Cross-database queries in Azure SQL Database

A limitation with Azure SQL database has been its inability to do cross-database SQL queries.  This has changed with the introduction of elastic database queries, now in preview.  However, it’s not as easy as on-prem SQL Server, where you can just use the three-part name syntax DatabaseName.SchemaName.TableName.  Instead, you have to define remote tables (tables outside your current database), which is similar to how PolyBase works for those of you familiar with PolyBase.

Here is sample code that, from within database AdventureWorksDB, selects data from table Customers in database Northwind:

--Within database AdventureWorksDB, will select data from table Customers in database Northwind

--Create database scoped master key and credentials

CREATE MASTER KEY ENCRYPTION BY PASSWORD = '<password>';

--Needs to be username and password to access SQL database

CREATE DATABASE SCOPED CREDENTIAL jscredential WITH IDENTITY = '<username>', SECRET = '<password>';

--Define external data source

CREATE EXTERNAL DATA SOURCE RemoteNorthwindDB WITH 
           (TYPE = RDBMS,
            LOCATION = '<servername>.database.windows.net',
            DATABASE_NAME = 'Northwind',  
            CREDENTIAL = jscredential 
            );

--Show created external data sources

select * from sys.external_data_sources; 

--Create external (remote) table.  The schema provided in your external table definition needs to match the schema of the tables in the remote database where the actual data is stored. 

CREATE EXTERNAL TABLE [NorthwindCustomers]( --what we want to call this table locally
	[CustomerID] [nchar](5) NOT NULL,
	[CompanyName] [nvarchar](40) NOT NULL,
	[ContactName] [nvarchar](30) NULL,
	[ContactTitle] [nvarchar](30) NULL,
	[Address] [nvarchar](60) NULL,
	[City] [nvarchar](15) NULL,
	[Region] [nvarchar](15) NULL,
	[PostalCode] [nvarchar](10) NULL,
	[Country] [nvarchar](15) NULL,
	[Phone] [nvarchar](24) NULL,
	[Fax] [nvarchar](24) NULL
)    
WITH
(
  DATA_SOURCE = RemoteNorthwindDB,
  SCHEMA_NAME = 'dbo', --schema name of remote table
  OBJECT_NAME = 'Customers' --table name of remote table
);

--Show created external tables

select * from sys.external_tables; 

--You can now select data from this external/remote table, including joining it to local tables

select * from NorthwindCustomers

--Cleanup

DROP EXTERNAL TABLE NorthwindCustomers;

DROP EXTERNAL DATA SOURCE RemoteNorthwindDB;

DROP DATABASE SCOPED CREDENTIAL jscredential;  

DROP MASTER KEY;  

So this allows you to do cross-database queries, but keep in mind the reasons this solution does not work as well as SQL Server:

  • Additional coding to create the remote tables
  • This is strictly a read of the data.  You can’t use remote tables to write to the tables
  • The databases you are trying to join could be located on different servers, introducing latency
  • You can use Elastic Database Tools instead of using Elastic Database Queries, but this requires even more coding as you have to use C# libraries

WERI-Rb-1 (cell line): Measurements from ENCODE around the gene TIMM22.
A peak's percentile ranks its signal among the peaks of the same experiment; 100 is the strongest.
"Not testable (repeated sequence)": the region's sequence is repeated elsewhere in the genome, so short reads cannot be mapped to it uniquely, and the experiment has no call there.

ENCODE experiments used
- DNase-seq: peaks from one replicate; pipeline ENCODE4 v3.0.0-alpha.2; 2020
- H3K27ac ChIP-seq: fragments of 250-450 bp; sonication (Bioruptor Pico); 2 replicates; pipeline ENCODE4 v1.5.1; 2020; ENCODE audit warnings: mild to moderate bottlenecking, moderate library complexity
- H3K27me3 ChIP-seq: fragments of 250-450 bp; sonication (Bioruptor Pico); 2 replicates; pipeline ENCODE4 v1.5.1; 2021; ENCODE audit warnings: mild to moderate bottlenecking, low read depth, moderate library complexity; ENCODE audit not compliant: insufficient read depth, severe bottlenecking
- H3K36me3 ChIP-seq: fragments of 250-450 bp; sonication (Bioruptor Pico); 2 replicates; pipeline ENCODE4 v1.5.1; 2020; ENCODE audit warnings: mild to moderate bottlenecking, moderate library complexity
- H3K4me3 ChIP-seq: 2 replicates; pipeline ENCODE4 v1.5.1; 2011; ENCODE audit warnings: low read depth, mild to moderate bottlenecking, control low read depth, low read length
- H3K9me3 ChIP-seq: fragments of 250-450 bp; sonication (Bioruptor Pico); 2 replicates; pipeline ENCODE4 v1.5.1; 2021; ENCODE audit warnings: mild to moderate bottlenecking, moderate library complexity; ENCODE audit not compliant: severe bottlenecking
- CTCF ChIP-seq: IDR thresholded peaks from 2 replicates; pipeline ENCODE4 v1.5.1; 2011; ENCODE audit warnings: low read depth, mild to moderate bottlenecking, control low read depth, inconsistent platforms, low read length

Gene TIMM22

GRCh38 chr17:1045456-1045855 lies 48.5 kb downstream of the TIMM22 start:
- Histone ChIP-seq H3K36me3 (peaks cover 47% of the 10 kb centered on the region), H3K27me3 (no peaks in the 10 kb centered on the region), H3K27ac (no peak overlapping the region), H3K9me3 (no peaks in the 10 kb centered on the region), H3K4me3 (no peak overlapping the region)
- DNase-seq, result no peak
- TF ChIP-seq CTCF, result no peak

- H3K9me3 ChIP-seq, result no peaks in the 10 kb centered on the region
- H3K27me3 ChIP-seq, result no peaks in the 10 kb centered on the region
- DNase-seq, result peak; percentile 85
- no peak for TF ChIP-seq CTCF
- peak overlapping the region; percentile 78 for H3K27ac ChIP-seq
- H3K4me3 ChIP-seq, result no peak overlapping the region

• A work around could be to just put all the tables in one database, but that could require a lot of rewrites if moving an on-prem solution to the cloud, plus there is a 1TB database size limit in SQL Database

More info:

Elastic database query for cross-database queries (vertical partitioning)

About James Serra

James is a big data and data warehousing solution architect at Microsoft. Previously he was an independent consultant working as a Data Warehouse/Business Intelligence architect and developer. He is a prior SQL Server MVP with over 25 years of IT experience.
This entry was posted in Azure SQL Database, SQLServerPedia Syndication. Bookmark the permalink.

10 Responses to Cross-database queries in Azure SQL Database

  1. Pingback: Azure SQL Database Cross-Database Queries – Curated SQL

  2. Barry Fitzgerald says:

    So is select * from sys.external_tables; actually pulling all the data from the external table into some kind of temp table in this database? Can you join to the external table without pulling everything?

  3. Jeff Spiller says:

    Can the Object_name value be a view ?

  4. Geri Reshef says:

    So far we can access azure from on premise using linked server,
    and azure from azure using the option from this article.
    Is there a way to access on premise from azure?

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  7. Dia Gea says:

    Hello -OBJECT_NAME = ‘Customers’ –table name of remote table
    Are you referencing the remote table which exists already?
    I tried this and the cross table seemed to contain the same information as the remote table. What I would like to do is set up a type of freeze database and copy particular records to the freeze database periodically from the main database I have set up. Do you have any suggestions for this in Azure?

    • James Serra says:

      Hi Dia,

      Yes, the remote table already exists. You can setup a local table to have recent data, and a remote table to have older data. Then use a cross-database query to return all records.

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